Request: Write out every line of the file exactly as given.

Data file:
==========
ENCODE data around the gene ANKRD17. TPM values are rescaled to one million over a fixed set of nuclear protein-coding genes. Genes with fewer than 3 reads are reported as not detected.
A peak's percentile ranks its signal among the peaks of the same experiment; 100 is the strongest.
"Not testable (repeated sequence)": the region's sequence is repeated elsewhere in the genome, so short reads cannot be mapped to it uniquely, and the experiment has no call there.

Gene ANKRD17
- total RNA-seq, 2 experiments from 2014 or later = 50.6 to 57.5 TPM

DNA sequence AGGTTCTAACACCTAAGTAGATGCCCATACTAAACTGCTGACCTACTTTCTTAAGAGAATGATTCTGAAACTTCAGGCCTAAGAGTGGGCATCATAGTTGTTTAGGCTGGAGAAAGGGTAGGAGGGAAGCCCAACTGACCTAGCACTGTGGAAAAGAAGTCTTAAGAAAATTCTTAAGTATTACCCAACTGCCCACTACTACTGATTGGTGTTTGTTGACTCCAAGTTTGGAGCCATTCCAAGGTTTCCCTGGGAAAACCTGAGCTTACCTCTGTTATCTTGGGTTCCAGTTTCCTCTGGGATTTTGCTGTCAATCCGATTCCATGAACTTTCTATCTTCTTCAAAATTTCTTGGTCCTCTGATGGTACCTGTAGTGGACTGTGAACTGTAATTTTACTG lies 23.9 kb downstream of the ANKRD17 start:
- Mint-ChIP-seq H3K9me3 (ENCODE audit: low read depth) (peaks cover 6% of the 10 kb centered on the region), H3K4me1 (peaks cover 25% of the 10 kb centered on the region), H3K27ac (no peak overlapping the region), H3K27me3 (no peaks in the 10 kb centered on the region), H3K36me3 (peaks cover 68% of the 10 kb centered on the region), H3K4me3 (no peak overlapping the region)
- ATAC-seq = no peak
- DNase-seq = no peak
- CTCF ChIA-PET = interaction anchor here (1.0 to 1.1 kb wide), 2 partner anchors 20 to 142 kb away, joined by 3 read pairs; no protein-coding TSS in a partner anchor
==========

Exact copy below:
ENCODE data around the gene ANKRD17. TPM values are rescaled to one million over a fixed set of nuclear protein-coding genes. Genes with fewer than 3 reads are reported as not detected.
A peak's percentile ranks its signal among the peaks of the same experiment; 100 is the strongest.
"Not testable (repeated sequence)": the region's sequence is repeated elsewhere in the genome, so short reads cannot be mapped to it uniquely, and the experiment has no call there.

Gene ANKRD17
- total RNA-seq, 2 experiments from 2014 or later = 50.6 to 57.5 TPM

DNA sequence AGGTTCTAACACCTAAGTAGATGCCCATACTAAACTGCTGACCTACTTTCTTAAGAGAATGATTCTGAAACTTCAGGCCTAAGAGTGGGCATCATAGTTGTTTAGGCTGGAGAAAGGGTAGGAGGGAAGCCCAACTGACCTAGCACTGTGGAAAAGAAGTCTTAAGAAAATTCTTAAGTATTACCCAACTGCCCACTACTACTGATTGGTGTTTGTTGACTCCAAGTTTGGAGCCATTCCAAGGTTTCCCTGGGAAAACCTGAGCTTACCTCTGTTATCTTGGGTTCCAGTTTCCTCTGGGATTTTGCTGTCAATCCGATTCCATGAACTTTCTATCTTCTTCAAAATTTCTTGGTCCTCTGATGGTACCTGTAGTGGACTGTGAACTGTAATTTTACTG lies 23.9 kb downstream of the ANKRD17 start:
- Mint-ChIP-seq H3K9me3 (ENCODE audit: low read depth) (peaks cover 6% of the 10 kb centered on the region), H3K4me1 (peaks cover 25% of the 10 kb centered on the region), H3K27ac (no peak overlapping the region), H3K27me3 (no peaks in the 10 kb centered on the region), H3K36me3 (peaks cover 68% of the 10 kb centered on the region), H3K4me3 (no peak overlapping the region)
- ATAC-seq = no peak
- DNase-seq = no peak
- CTCF ChIA-PET = interaction anchor here (1.0 to 1.1 kb wide), 2 partner anchors 20 to 142 kb away, joined by 3 read pairs; no protein-coding TSS in a partner anchor